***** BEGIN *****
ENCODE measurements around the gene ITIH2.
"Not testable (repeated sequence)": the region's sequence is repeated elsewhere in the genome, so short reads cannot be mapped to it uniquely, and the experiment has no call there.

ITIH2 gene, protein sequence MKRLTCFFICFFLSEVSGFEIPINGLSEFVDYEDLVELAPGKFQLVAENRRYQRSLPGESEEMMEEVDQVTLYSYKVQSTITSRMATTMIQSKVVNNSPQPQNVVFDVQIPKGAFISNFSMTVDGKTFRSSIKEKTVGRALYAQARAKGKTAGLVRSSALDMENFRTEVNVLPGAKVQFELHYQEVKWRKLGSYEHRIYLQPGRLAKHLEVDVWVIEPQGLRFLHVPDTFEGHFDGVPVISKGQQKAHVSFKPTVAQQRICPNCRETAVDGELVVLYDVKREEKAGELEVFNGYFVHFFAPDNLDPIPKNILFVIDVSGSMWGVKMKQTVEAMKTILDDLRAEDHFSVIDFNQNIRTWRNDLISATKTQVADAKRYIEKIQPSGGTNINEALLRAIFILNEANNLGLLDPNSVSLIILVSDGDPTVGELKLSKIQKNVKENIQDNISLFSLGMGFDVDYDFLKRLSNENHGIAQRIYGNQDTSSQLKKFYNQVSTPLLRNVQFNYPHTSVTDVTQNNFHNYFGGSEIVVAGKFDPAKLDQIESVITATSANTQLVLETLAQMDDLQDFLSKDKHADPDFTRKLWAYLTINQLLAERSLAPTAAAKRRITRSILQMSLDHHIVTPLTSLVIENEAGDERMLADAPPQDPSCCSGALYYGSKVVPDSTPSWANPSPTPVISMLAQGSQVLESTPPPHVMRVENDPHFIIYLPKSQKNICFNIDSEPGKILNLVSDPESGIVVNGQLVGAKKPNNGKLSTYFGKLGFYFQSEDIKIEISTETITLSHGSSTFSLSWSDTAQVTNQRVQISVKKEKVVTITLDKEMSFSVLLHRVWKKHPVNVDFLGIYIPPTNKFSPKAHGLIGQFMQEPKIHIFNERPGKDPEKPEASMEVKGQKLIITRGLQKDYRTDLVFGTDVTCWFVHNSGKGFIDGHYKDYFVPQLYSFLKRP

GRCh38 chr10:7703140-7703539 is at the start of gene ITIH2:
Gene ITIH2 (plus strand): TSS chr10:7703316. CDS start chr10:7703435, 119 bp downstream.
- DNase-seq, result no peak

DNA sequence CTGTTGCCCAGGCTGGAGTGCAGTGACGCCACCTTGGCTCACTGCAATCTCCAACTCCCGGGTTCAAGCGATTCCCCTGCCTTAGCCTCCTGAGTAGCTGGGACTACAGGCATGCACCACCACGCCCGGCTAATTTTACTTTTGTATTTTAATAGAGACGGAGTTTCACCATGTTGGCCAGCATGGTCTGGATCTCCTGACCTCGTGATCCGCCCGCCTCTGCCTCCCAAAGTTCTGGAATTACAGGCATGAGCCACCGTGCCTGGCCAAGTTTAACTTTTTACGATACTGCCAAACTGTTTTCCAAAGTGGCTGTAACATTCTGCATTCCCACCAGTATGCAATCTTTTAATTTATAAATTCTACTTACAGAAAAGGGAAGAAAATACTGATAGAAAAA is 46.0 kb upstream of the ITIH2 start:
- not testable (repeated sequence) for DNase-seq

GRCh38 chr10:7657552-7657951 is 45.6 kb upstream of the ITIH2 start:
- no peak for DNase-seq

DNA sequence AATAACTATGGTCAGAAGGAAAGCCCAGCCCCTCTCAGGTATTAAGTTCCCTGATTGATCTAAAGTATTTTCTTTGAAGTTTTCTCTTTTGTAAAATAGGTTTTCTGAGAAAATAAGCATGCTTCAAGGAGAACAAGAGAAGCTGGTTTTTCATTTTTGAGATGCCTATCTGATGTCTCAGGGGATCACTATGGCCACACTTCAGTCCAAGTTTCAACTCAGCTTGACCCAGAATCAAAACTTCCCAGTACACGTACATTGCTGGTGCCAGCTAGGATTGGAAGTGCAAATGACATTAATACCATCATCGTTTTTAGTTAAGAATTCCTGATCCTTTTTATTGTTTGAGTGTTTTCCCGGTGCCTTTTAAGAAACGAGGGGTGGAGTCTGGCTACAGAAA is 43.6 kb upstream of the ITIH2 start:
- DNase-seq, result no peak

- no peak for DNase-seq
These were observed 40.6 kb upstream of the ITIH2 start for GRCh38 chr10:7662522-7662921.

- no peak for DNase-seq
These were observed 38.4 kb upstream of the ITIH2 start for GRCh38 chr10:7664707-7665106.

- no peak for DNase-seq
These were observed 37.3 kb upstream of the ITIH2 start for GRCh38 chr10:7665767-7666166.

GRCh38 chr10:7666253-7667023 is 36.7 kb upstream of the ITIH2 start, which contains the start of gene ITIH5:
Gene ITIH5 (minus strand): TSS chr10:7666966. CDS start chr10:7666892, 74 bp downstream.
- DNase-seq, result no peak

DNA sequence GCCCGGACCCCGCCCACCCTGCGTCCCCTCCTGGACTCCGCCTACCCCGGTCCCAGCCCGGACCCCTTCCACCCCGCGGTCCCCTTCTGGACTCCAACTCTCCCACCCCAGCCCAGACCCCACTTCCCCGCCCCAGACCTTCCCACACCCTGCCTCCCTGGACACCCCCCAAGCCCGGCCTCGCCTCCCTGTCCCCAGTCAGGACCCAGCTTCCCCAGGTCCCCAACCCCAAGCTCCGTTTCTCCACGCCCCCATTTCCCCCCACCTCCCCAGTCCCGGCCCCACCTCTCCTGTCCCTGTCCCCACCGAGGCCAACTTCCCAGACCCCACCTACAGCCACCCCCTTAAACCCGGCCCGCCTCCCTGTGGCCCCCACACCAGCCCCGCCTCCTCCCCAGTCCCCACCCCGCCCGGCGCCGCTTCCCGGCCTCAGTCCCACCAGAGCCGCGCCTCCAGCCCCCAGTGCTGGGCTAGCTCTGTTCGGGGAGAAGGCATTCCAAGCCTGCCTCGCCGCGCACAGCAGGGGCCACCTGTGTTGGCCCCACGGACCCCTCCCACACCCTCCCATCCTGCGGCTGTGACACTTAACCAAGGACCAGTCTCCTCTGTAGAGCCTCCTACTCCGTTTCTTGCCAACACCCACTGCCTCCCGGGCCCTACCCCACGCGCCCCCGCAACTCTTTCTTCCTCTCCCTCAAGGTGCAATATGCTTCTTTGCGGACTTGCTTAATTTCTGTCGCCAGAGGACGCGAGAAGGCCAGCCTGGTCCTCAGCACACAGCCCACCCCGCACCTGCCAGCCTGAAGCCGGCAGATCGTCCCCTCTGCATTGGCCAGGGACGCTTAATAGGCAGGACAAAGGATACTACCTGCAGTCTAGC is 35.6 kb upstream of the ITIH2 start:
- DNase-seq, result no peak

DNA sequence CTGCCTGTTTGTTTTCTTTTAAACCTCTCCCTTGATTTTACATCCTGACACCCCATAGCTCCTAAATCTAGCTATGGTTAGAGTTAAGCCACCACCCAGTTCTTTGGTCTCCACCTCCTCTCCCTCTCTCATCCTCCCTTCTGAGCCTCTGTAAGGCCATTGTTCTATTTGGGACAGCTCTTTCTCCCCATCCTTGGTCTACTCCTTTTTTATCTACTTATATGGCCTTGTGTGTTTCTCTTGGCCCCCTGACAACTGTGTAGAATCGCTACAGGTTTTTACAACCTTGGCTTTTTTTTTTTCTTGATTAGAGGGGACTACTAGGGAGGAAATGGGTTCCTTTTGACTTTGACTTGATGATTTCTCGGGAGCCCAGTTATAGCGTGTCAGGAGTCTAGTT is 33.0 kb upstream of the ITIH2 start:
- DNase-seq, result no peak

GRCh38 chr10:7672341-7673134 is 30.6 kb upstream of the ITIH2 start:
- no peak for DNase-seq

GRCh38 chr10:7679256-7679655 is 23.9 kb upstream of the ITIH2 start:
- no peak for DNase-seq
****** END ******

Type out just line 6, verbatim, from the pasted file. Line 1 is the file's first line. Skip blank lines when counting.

- DNase-seq, result no peak